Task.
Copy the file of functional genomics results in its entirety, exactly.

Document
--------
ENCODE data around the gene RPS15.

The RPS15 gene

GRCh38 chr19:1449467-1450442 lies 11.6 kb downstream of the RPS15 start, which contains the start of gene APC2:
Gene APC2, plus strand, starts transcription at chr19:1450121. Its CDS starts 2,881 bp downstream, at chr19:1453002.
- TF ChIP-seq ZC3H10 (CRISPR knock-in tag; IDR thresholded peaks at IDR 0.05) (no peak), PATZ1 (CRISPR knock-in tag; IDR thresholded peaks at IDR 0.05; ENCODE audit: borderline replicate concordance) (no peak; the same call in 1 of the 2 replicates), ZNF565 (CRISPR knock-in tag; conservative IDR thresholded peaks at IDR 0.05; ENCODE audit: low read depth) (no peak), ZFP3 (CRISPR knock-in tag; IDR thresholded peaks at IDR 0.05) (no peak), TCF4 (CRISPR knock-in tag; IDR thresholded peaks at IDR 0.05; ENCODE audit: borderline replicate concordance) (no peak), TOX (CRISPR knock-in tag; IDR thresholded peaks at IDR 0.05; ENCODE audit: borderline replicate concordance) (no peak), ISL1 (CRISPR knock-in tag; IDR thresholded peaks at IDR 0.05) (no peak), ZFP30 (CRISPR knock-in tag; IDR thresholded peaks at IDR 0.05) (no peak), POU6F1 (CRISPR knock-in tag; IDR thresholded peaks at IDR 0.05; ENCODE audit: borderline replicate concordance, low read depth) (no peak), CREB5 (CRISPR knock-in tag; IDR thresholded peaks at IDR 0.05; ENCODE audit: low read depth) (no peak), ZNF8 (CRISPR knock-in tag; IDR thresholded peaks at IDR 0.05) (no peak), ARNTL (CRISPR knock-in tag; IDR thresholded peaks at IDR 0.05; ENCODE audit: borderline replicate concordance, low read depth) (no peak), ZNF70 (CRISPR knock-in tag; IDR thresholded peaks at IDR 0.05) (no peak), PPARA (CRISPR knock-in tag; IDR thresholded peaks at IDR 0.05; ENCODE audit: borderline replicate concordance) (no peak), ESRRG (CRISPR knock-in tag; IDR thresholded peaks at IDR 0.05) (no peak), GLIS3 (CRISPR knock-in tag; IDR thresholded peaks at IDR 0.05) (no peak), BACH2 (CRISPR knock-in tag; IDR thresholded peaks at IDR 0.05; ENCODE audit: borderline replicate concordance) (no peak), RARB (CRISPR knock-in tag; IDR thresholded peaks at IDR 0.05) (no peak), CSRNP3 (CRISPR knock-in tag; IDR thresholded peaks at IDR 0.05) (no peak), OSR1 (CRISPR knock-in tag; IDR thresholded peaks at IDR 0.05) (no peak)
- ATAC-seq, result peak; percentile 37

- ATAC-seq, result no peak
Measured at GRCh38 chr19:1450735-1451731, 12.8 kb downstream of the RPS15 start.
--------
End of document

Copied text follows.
ENCODE data around the gene RPS15.

The RPS15 gene

GRCh38 chr19:1449467-1450442 lies 11.6 kb downstream of the RPS15 start, which contains the start of gene APC2:
Gene APC2, plus strand, starts transcription at chr19:1450121. Its CDS starts 2,881 bp downstream, at chr19:1453002.
- TF ChIP-seq ZC3H10 (CRISPR knock-in tag; IDR thresholded peaks at IDR 0.05) (no peak), PATZ1 (CRISPR knock-in tag; IDR thresholded peaks at IDR 0.05; ENCODE audit: borderline replicate concordance) (no peak; the same call in 1 of the 2 replicates), ZNF565 (CRISPR knock-in tag; conservative IDR thresholded peaks at IDR 0.05; ENCODE audit: low read depth) (no peak), ZFP3 (CRISPR knock-in tag; IDR thresholded peaks at IDR 0.05) (no peak), TCF4 (CRISPR knock-in tag; IDR thresholded peaks at IDR 0.05; ENCODE audit: borderline replicate concordance) (no peak), TOX (CRISPR knock-in tag; IDR thresholded peaks at IDR 0.05; ENCODE audit: borderline replicate concordance) (no peak), ISL1 (CRISPR knock-in tag; IDR thresholded peaks at IDR 0.05) (no peak), ZFP30 (CRISPR knock-in tag; IDR thresholded peaks at IDR 0.05) (no peak), POU6F1 (CRISPR knock-in tag; IDR thresholded peaks at IDR 0.05; ENCODE audit: borderline replicate concordance, low read depth) (no peak), CREB5 (CRISPR knock-in tag; IDR thresholded peaks at IDR 0.05; ENCODE audit: low read depth) (no peak), ZNF8 (CRISPR knock-in tag; IDR thresholded peaks at IDR 0.05) (no peak), ARNTL (CRISPR knock-in tag; IDR thresholded peaks at IDR 0.05; ENCODE audit: borderline replicate concordance, low read depth) (no peak), ZNF70 (CRISPR knock-in tag; IDR thresholded peaks at IDR 0.05) (no peak), PPARA (CRISPR knock-in tag; IDR thresholded peaks at IDR 0.05; ENCODE audit: borderline replicate concordance) (no peak), ESRRG (CRISPR knock-in tag; IDR thresholded peaks at IDR 0.05) (no peak), GLIS3 (CRISPR knock-in tag; IDR thresholded peaks at IDR 0.05) (no peak), BACH2 (CRISPR knock-in tag; IDR thresholded peaks at IDR 0.05; ENCODE audit: borderline replicate concordance) (no peak), RARB (CRISPR knock-in tag; IDR thresholded peaks at IDR 0.05) (no peak), CSRNP3 (CRISPR knock-in tag; IDR thresholded peaks at IDR 0.05) (no peak), OSR1 (CRISPR knock-in tag; IDR thresholded peaks at IDR 0.05) (no peak)
- ATAC-seq, result peak; percentile 37

- ATAC-seq, result no peak
Measured at GRCh38 chr19:1450735-1451731, 12.8 kb downstream of the RPS15 start.